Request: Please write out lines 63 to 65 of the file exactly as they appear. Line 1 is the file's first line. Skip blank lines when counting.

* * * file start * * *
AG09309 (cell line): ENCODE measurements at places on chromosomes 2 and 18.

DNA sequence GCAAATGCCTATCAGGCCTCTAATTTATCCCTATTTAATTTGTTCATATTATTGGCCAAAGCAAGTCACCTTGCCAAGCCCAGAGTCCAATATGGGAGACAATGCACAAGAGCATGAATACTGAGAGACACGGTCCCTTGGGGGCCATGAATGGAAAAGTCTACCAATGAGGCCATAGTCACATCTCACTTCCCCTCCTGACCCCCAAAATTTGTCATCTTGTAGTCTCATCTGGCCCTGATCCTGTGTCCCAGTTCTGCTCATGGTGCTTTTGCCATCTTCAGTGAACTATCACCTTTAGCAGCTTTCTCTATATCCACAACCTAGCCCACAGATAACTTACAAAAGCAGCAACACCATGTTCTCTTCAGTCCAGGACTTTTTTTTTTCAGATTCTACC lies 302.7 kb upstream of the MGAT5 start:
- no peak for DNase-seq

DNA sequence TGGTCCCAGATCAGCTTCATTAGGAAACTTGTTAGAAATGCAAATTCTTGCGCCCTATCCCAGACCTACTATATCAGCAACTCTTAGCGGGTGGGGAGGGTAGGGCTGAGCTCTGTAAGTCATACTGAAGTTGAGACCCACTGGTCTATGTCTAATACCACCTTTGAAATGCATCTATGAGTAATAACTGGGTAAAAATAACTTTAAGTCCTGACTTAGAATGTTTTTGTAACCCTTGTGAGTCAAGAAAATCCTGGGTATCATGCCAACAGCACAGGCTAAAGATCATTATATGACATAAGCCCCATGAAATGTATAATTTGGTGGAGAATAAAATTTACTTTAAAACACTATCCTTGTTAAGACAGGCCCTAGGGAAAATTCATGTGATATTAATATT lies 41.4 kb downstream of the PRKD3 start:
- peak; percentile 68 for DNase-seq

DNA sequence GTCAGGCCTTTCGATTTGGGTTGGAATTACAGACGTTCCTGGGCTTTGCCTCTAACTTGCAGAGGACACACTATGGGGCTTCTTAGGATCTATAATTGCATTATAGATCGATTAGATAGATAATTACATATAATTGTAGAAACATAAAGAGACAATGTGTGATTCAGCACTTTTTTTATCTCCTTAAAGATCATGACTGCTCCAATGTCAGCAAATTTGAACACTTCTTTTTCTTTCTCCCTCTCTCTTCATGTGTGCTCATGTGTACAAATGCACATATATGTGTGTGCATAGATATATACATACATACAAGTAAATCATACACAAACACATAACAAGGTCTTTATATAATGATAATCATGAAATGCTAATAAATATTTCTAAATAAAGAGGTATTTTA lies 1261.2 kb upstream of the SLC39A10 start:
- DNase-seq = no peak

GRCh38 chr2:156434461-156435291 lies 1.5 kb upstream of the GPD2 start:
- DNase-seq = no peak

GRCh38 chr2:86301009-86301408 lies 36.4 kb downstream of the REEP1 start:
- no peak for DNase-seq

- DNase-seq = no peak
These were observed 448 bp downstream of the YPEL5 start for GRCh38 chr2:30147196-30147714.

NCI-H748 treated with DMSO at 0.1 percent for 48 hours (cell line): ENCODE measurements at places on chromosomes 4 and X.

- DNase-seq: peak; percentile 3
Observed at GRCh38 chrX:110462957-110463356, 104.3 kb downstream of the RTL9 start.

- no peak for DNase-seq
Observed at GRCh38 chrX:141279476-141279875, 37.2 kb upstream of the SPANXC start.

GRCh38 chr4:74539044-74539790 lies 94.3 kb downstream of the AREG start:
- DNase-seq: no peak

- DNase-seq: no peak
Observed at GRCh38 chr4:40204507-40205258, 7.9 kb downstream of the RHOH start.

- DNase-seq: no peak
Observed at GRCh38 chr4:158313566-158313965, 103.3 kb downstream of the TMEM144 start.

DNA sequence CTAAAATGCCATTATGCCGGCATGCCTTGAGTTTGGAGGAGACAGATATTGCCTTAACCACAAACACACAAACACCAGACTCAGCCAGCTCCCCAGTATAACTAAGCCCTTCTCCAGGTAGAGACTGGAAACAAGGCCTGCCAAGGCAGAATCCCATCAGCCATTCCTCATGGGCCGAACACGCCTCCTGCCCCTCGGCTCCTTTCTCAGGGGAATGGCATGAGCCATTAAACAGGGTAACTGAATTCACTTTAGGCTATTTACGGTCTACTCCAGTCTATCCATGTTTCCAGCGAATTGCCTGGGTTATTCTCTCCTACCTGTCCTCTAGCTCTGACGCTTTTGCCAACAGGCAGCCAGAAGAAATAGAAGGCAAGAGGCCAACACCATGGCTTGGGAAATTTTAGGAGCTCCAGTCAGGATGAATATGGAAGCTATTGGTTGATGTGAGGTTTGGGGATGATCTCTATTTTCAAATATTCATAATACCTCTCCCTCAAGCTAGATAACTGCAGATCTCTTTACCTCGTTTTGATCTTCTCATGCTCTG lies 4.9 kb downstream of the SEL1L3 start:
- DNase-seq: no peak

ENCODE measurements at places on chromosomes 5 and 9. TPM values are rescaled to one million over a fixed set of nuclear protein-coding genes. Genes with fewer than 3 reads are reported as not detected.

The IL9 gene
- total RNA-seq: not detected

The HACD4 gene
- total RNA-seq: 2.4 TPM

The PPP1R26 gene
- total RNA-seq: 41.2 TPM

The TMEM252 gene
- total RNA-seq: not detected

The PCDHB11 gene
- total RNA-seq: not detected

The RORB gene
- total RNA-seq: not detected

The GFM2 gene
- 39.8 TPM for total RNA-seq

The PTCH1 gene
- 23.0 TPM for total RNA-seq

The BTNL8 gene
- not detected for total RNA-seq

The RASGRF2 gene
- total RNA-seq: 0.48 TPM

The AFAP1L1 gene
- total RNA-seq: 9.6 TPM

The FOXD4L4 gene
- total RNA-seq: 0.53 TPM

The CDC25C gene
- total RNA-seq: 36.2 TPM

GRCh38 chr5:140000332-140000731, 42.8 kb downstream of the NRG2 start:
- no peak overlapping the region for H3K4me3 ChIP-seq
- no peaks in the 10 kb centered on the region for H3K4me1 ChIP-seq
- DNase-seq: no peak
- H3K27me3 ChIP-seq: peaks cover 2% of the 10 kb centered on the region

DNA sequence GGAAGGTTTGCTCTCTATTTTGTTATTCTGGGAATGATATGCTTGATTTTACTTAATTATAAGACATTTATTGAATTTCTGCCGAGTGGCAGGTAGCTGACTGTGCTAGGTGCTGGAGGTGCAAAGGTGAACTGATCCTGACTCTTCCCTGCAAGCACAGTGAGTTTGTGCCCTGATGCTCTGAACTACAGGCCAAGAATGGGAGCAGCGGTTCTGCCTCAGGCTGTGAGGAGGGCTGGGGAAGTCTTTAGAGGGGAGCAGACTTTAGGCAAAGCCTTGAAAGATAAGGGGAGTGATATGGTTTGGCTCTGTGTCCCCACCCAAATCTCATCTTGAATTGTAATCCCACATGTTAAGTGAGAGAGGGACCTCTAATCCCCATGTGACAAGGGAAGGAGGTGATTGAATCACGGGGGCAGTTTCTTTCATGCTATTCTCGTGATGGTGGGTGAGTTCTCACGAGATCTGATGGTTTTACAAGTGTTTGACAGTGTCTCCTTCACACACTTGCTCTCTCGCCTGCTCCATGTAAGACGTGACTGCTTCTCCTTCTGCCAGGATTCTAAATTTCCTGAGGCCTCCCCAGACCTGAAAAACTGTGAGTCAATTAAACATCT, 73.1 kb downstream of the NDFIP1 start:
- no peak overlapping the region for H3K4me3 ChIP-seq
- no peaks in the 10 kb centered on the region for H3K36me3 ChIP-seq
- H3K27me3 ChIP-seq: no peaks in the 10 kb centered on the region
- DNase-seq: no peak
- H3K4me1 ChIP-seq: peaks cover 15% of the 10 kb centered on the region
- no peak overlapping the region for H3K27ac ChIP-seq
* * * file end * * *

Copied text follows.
- DNase-seq: no peak
- H3K4me1 ChIP-seq: peaks cover 15% of the 10 kb centered on the region
- no peak overlapping the region for H3K27ac ChIP-seq